IRS, Congress Point Fingers About Who is to Blame for Scandal

Top reform proponents say IRS scandal won't spur change.

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Senators from both sides of the aisle were eager to pile on the pair of former Internal Revenue Service chiefs who appeared before them Tuesday during a committee hearing investigating the scandal that involved the targeting of conservative political groups. But the IRS officials put the blame back on Congress.

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Former IRS commissioner Douglas Shulman, who headed the agency during the time lower-level officials were unfairly scrutinizing conservative political groups seeking a tax-exempt status, told lawmakers on the Senate Finance Committee the laws and regulations dictating the criteria for granting the status were vague and in need of congressional clarification.

"I actually don't think it's fair to blame the IRS for not fixing [the ambiguity]," he said. "The IRS can give input, but this is actually something that if Congress decides it should be changed, Congress should either clarify or it should be done in regulation."


Treasury Department Inspector General Russell George, who authored a scathing audit of the IRS practice of using keywords such as "tea party," "patriot" and "9/12" to select groups for additional scrutiny agreed with Shulman that IRS officials had been put in a difficult position.

"The way the law has been interpreted by the IRS over the course of a number of decades – I, in all candor, don't know whether that was done as the result of court decisions or simply internal policies – but further explanation is needed," he said in response to questioning by Sen. Bill Nelson, D-Fla.

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The lawmakers and former tax officials both acknowledged that the 2010 Supreme Court decision on Citizens United helped create the rush for political groups to seek the 501(c)(4) tax-exemption status. That's because it paved the way for unlimited corporate spending in political campaigns, but under the regulations set up for such groups following the court decision the donors have to be disclosed. That led to groups seeking anonymity to take advantage of the 501(c)(4) designation, which exists as a "social welfare" group but allows for anonymous donations and campaign spending.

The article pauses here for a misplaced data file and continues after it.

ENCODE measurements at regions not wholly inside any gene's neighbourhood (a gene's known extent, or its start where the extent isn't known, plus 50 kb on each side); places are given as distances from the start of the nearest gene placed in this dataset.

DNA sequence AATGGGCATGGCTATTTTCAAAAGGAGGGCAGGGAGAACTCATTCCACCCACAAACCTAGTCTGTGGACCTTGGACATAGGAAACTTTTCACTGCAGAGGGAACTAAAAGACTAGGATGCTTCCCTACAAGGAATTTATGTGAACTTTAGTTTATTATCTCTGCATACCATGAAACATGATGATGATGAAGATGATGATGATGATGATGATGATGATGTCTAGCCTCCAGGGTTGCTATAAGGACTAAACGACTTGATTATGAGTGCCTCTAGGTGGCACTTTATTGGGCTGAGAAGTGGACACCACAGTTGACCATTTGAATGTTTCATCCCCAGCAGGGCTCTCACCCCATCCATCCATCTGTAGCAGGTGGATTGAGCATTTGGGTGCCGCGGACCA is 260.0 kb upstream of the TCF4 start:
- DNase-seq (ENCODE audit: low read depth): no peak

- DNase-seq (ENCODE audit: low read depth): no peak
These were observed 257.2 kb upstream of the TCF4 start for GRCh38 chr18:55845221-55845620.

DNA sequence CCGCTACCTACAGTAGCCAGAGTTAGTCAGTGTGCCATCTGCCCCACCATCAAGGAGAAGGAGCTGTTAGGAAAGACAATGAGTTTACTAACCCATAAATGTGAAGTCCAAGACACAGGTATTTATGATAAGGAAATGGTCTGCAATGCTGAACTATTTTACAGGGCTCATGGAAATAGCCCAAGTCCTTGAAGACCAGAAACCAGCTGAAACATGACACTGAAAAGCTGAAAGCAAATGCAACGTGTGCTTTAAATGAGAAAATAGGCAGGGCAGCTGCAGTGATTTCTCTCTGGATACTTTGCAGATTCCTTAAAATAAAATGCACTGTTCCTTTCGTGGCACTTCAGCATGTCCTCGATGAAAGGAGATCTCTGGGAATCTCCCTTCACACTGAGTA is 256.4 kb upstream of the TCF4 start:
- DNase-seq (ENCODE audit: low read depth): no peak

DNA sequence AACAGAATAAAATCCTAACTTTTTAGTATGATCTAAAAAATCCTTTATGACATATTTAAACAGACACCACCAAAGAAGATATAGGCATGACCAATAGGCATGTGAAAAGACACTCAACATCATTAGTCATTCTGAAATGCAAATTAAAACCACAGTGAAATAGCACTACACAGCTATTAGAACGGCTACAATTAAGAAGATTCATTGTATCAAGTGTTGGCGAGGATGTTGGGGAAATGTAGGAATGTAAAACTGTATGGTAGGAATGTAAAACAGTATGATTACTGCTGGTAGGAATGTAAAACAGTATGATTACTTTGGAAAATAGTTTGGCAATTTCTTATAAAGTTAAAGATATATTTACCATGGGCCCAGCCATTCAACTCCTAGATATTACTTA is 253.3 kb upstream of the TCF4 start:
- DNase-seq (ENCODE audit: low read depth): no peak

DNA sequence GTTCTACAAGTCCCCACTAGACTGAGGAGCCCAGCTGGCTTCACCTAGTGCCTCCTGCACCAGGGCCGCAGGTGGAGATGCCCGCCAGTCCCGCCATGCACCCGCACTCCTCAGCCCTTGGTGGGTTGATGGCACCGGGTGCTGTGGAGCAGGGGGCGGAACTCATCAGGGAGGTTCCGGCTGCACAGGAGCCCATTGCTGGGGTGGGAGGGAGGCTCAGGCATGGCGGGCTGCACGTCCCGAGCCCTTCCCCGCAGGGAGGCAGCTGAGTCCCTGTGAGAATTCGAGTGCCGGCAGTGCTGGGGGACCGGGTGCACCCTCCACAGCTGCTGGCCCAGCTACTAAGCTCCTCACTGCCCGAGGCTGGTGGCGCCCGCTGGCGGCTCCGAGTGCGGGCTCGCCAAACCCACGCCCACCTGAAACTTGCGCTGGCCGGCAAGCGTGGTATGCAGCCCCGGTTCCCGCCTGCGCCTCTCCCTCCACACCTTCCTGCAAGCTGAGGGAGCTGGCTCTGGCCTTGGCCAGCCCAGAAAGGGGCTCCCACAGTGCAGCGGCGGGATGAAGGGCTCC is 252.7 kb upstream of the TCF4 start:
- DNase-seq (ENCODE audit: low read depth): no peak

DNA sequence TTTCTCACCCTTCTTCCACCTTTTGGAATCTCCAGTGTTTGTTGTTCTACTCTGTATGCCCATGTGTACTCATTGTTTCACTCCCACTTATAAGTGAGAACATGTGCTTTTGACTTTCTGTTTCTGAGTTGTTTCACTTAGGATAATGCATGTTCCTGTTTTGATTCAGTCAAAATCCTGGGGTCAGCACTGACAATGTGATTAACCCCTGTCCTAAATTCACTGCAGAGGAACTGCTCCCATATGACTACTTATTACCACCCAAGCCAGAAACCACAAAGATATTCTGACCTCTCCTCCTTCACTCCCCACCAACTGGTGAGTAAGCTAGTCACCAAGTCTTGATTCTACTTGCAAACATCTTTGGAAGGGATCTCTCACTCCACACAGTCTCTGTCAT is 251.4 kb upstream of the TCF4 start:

"Clearly a Mack truck is being driven through the 501(c)(4) loophole," said Sen. Max Baucus, D-Mont., chairman of the Senate Finance Committee. Baucus directed the IRS to begin scrutinizing the proliferation of 501(c)(4) groups in 2010, prompting outcry on the right he was part of a concerted effort to punish conservatives who had been taking advantage of the designation.

But lawmakers pushed back on the notion that they bear responsibility for the confusing campaign finance law.

Sen. Ron Wyden, D-Oregon, said while the "lines have blurred" between Super PACs, blatantly political spending groups that have to disclose their donors, and 501(c)(4)s, which are supposed to be "social welfare" organizations that can spend a portion of their money on political activity but don't have to reveal their donors, the onus was on the IRS to clarify who counted as what.

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"There's an incentive for people to chose their tax status based on whether they want to hide their donors," he said. "The lines blurred and you don't seem to have done anything about it and I want to know why not."

Shulman, who was appointed to head the IRS by President George W. Bush, said it was a difficult task for the IRS – whose main job is to process the nation's tax receipts and returns – to also make determinations about whether or not the political activities of thousands of groups seeking tax-exemptions crossed a vague threshold.

"This is a place where Congress should look because from where I sit, the IRS is given a very, very, very difficult task of trying to go in and figure out [that] you can do some political activity, but you can't do too much," he said. "The confusion and break down that you saw happen in the Cincinnati office is inexcusable, but I would also posit that part of it was because of the very difficult task given to these people."